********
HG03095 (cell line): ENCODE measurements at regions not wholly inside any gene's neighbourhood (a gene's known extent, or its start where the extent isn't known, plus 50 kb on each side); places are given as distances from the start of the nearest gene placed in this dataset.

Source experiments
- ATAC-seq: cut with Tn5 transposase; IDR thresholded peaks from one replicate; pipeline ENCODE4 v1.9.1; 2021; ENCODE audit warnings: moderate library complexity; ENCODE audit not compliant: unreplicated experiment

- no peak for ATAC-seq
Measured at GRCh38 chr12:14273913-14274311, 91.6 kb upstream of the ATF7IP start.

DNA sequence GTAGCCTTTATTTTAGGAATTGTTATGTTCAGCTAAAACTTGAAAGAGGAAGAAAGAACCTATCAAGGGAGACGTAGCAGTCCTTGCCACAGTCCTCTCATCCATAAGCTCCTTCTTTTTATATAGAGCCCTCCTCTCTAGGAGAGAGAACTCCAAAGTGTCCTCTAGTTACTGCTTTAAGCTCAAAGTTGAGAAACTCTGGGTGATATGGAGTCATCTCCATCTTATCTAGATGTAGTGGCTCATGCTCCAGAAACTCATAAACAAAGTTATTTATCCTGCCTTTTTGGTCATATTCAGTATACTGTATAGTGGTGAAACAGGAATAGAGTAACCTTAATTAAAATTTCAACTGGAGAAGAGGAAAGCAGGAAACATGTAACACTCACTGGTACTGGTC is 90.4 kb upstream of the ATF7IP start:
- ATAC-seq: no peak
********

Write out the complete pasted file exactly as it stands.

HG03095 (cell line): ENCODE measurements at regions not wholly inside any gene's neighbourhood (a gene's known extent, or its start where the extent isn't known, plus 50 kb on each side); places are given as distances from the start of the nearest gene placed in this dataset.

Source experiments
- ATAC-seq: cut with Tn5 transposase; IDR thresholded peaks from one replicate; pipeline ENCODE4 v1.9.1; 2021; ENCODE audit warnings: moderate library complexity; ENCODE audit not compliant: unreplicated experiment

- no peak for ATAC-seq
Measured at GRCh38 chr12:14273913-14274311, 91.6 kb upstream of the ATF7IP start.

DNA sequence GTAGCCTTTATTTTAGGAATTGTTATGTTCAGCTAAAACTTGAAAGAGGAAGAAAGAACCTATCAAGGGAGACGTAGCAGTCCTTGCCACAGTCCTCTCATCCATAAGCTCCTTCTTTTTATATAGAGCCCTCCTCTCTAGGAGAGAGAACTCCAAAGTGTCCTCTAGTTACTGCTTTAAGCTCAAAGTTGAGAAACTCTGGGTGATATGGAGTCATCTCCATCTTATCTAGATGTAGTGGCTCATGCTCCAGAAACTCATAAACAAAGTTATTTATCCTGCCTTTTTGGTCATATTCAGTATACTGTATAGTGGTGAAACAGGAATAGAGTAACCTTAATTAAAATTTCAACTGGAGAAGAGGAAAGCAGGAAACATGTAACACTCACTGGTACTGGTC is 90.4 kb upstream of the ATF7IP start:
- ATAC-seq: no peak